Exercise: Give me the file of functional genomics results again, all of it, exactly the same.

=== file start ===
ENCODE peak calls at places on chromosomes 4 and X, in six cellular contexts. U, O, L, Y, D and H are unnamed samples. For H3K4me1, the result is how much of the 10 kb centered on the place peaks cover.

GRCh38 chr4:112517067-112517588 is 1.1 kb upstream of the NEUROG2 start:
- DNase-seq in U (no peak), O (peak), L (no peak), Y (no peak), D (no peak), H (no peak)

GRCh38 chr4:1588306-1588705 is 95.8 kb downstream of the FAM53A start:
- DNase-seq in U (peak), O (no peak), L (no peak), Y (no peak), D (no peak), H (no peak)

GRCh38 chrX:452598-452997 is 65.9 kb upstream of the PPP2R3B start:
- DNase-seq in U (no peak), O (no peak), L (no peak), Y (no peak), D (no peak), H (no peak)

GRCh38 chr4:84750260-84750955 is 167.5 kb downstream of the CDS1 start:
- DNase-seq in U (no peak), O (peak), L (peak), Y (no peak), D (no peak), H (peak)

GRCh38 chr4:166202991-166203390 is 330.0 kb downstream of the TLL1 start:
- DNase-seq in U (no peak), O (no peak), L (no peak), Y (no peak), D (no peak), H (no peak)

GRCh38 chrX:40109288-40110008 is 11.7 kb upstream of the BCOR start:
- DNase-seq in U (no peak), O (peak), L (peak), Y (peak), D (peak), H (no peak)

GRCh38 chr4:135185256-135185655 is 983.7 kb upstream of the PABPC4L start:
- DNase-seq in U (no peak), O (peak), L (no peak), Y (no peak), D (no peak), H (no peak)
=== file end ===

ENCODE peak calls at places on chromosomes 4 and X, in six cellular contexts. U, O, L, Y, D and H are unnamed samples. For H3K4me1, the result is how much of the 10 kb centered on the place peaks cover.

GRCh38 chr4:112517067-112517588 is 1.1 kb upstream of the NEUROG2 start:
- DNase-seq in U (no peak), O (peak), L (no peak), Y (no peak), D (no peak), H (no peak)

GRCh38 chr4:1588306-1588705 is 95.8 kb downstream of the FAM53A start:
- DNase-seq in U (peak), O (no peak), L (no peak), Y (no peak), D (no peak), H (no peak)

GRCh38 chrX:452598-452997 is 65.9 kb upstream of the PPP2R3B start:
- DNase-seq in U (no peak), O (no peak), L (no peak), Y (no peak), D (no peak), H (no peak)

GRCh38 chr4:84750260-84750955 is 167.5 kb downstream of the CDS1 start:
- DNase-seq in U (no peak), O (peak), L (peak), Y (no peak), D (no peak), H (peak)

GRCh38 chr4:166202991-166203390 is 330.0 kb downstream of the TLL1 start:
- DNase-seq in U (no peak), O (no peak), L (no peak), Y (no peak), D (no peak), H (no peak)

GRCh38 chrX:40109288-40110008 is 11.7 kb upstream of the BCOR start:
- DNase-seq in U (no peak), O (peak), L (peak), Y (peak), D (peak), H (no peak)

GRCh38 chr4:135185256-135185655 is 983.7 kb upstream of the PABPC4L start:
- DNase-seq in U (no peak), O (peak), L (no peak), Y (no peak), D (no peak), H (no peak)